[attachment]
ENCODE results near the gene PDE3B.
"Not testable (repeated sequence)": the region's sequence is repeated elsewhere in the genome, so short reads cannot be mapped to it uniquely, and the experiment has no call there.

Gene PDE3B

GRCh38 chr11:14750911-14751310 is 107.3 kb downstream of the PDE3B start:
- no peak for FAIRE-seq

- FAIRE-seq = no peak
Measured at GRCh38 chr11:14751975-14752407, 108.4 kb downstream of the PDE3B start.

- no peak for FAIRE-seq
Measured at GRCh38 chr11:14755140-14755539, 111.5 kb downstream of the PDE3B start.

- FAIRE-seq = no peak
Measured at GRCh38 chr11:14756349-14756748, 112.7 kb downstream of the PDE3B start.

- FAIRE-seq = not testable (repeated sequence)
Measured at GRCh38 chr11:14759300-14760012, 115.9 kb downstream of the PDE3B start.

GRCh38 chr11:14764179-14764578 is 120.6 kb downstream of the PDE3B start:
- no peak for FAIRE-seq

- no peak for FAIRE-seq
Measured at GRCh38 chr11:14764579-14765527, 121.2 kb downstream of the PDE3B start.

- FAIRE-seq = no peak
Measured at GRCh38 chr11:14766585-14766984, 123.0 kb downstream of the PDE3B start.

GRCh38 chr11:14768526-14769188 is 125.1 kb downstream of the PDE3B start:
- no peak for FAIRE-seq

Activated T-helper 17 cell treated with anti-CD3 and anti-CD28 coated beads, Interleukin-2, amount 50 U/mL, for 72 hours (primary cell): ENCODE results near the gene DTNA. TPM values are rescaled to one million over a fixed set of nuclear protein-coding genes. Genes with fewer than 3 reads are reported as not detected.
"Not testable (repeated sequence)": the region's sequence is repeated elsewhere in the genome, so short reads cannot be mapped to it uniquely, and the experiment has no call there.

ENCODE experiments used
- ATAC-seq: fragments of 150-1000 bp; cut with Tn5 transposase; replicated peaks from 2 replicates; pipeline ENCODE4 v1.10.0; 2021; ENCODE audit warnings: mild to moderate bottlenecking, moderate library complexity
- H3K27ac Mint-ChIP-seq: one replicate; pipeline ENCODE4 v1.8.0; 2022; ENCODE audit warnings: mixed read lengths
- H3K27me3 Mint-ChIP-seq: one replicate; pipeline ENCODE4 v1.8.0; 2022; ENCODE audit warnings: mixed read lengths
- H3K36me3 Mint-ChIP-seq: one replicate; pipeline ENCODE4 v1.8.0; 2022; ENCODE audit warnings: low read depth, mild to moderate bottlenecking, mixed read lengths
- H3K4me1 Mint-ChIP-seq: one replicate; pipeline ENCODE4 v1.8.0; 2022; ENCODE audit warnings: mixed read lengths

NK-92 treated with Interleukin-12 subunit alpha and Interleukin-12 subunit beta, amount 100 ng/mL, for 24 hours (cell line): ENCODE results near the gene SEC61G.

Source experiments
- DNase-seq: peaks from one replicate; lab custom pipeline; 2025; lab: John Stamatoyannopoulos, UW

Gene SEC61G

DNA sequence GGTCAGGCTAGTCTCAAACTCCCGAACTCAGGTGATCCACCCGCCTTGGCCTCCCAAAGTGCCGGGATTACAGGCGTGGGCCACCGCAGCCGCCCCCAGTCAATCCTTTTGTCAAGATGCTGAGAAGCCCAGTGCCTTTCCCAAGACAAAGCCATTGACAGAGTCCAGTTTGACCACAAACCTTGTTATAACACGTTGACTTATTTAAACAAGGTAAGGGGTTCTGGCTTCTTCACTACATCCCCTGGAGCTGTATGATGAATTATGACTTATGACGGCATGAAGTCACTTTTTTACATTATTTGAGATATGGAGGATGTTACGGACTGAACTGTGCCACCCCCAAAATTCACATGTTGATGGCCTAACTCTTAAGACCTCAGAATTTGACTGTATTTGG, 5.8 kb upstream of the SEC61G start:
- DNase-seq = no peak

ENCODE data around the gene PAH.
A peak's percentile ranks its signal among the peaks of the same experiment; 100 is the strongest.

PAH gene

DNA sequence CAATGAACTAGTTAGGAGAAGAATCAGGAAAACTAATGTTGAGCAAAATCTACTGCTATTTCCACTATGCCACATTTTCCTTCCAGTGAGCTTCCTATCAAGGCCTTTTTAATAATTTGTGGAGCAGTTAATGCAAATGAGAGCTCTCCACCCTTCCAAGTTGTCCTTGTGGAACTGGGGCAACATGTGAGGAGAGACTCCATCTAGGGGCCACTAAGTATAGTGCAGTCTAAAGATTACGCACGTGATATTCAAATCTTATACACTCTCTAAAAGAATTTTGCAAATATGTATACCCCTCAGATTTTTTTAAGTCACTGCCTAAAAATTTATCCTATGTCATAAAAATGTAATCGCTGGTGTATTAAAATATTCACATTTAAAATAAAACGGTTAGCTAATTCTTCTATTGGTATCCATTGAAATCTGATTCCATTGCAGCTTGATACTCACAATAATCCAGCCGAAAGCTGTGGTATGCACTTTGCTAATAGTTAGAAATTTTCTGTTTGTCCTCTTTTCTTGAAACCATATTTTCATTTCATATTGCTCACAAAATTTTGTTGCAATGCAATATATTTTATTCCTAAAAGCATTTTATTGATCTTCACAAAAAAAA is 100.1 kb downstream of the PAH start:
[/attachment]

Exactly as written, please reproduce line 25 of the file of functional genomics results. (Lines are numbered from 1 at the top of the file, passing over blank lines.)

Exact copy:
- ATAC-seq: fragments of 150-1000 bp; cut with Tn5 transposase; replicated peaks from 2 replicates; pipeline ENCODE4 v1.10.0; 2021; ENCODE audit warnings: mild to moderate bottlenecking, moderate library complexity